Besides games, other models from economics have generated interest in the field of microbiology. The concept of comparative advantage [67] was thus applied to gene circuits in Enyeart et al. [68]. The authors showed that when two bacterial species trade signaling molecules necessary for survival, they both enjoy improved growth, as predicted by the theory of comparative advantage. Tasoff et al. [69] used general equilibrium theory [70] to understand the mutualistic exchange of compounds between micro-organisms. The authors argued that comparative advantage is a necessary condition for the exchange to take place. This theory can be further extended to several organisms exchanging multiple compounds. Other concepts that have been suggested for applications in the microbial context include avoidance of bad trading partners, establishment of local business ties, diversification or specialization, monopolization of a market, and elimination of competitors [71].

Author Contributions

TP, MW, and M-FS conceived the idea. TP and MW performed the literature search. TP wrote the manuscript. All authors contributed to manuscript revision, read, and approved the submitted version.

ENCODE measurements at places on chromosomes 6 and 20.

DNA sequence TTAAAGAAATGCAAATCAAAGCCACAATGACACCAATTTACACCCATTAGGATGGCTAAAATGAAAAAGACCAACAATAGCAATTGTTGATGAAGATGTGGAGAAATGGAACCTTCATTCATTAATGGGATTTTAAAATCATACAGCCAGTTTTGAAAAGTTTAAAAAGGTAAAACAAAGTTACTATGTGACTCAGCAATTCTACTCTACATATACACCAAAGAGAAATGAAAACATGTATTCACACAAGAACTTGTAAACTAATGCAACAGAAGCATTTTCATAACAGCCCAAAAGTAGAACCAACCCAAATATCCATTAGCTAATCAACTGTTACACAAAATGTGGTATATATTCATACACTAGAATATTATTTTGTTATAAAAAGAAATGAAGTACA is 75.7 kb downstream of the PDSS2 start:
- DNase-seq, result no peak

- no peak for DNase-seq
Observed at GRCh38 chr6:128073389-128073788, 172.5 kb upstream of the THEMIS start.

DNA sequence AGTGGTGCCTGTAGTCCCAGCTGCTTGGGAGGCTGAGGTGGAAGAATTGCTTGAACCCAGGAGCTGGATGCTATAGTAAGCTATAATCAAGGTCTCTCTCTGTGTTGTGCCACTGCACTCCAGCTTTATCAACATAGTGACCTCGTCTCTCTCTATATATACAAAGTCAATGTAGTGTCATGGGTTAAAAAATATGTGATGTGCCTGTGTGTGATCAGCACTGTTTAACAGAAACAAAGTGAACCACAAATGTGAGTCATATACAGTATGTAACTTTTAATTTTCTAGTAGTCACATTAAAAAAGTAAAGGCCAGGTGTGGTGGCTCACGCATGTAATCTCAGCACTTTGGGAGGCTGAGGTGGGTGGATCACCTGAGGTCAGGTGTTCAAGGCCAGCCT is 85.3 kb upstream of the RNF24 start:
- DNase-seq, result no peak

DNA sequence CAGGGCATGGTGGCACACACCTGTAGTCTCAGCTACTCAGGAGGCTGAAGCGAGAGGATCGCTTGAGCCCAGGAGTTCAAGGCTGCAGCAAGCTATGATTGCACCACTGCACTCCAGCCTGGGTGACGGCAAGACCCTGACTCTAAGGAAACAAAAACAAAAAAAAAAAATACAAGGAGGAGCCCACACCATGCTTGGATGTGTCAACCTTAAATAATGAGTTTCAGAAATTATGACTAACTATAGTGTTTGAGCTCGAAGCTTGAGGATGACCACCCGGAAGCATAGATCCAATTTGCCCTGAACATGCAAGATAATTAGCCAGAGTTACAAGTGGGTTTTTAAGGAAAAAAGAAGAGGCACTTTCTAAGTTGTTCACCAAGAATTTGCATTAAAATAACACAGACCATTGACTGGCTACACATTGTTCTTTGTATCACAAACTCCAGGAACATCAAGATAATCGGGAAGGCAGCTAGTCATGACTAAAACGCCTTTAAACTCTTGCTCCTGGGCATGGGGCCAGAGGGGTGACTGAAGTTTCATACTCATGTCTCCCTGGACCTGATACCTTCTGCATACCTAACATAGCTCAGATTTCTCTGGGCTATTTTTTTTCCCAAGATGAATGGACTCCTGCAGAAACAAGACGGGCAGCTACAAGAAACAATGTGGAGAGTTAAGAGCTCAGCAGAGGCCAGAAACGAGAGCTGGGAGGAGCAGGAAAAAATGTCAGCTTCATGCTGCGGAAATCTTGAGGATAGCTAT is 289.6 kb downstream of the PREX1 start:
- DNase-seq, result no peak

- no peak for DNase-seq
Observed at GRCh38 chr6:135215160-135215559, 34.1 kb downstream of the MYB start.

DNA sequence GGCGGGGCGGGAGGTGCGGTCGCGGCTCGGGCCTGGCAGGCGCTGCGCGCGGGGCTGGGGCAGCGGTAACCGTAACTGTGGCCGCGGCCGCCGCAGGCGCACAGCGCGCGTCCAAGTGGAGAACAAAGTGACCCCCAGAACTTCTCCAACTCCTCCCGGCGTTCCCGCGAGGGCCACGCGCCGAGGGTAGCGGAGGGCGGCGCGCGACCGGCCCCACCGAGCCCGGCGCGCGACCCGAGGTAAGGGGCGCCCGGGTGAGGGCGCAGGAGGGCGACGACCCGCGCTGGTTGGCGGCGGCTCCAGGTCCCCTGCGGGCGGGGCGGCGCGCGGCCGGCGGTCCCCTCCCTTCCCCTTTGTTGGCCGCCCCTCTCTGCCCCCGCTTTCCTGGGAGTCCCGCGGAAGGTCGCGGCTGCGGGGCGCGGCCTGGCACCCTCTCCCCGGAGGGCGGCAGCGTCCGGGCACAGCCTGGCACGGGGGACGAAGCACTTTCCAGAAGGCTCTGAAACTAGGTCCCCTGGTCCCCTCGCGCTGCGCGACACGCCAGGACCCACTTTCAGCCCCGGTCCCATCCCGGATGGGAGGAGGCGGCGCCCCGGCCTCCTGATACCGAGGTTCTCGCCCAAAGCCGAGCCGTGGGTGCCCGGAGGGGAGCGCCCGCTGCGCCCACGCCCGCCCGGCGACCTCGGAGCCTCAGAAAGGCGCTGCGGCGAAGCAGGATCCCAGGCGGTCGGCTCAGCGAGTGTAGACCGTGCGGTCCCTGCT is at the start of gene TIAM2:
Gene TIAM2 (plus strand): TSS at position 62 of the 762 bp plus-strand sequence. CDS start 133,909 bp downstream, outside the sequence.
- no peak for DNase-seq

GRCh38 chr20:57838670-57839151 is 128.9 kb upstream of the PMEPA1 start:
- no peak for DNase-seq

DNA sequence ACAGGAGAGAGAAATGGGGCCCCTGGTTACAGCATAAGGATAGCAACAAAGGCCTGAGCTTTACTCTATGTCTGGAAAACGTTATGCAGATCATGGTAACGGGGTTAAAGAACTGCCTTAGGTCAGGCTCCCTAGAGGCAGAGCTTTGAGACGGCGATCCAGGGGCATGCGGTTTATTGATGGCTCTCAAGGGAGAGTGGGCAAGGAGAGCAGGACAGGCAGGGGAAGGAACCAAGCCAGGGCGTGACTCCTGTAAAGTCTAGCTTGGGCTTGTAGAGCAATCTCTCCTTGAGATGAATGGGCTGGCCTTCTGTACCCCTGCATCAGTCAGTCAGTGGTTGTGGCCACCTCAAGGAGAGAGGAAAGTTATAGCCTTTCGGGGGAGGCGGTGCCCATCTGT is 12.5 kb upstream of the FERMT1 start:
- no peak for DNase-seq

This study was funded by the Horizon 2020 Program of the European Commission within the Marie Skłodowska-Curie Innovative Training Network MicroWine (grant number 643063).

Conflict of Interest Statement

The authors declare that the research was conducted in the absence of any commercial or financial relationships that could be construed as a potential conflict of interest.


This is a short text to acknowledge the contributions of specific colleagues, institutions, or agencies that aided the efforts of the authors.


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Keywords: metabolic modeling, flux balance analysis, evolutionary game theory, microbial interactions, metabolic networks

Citation: Pusa T, Wannagat M and Sagot M-F (2019) Metabolic Games. Front. Appl. Math. Stat. 5:18. doi: 10.3389/fams.2019.00018

Received: 07 December 2018; Accepted: 27 March 2019;
Published: 12 April 2019.

Edited by:

Bud Mishra, New York University, United States

Reviewed by:

Priyanka Baloni, Institute for Systems Biology (ISB), United States
Ranjan K. Dash, Medical College of Wisconsin, United States

Copyright © 2019 Pusa, Wannagat and Sagot. This is an open-access article distributed under the terms of the Creative Commons Attribution License (CC BY). The use, distribution or reproduction in other forums is permitted, provided the original author(s) and the copyright owner(s) are credited and that the original publication in this journal is cited, in accordance with accepted academic practice. No use, distribution or reproduction is permitted which does not comply with these terms.

*Correspondence: Taneli Pusa,
Marie-France Sagot,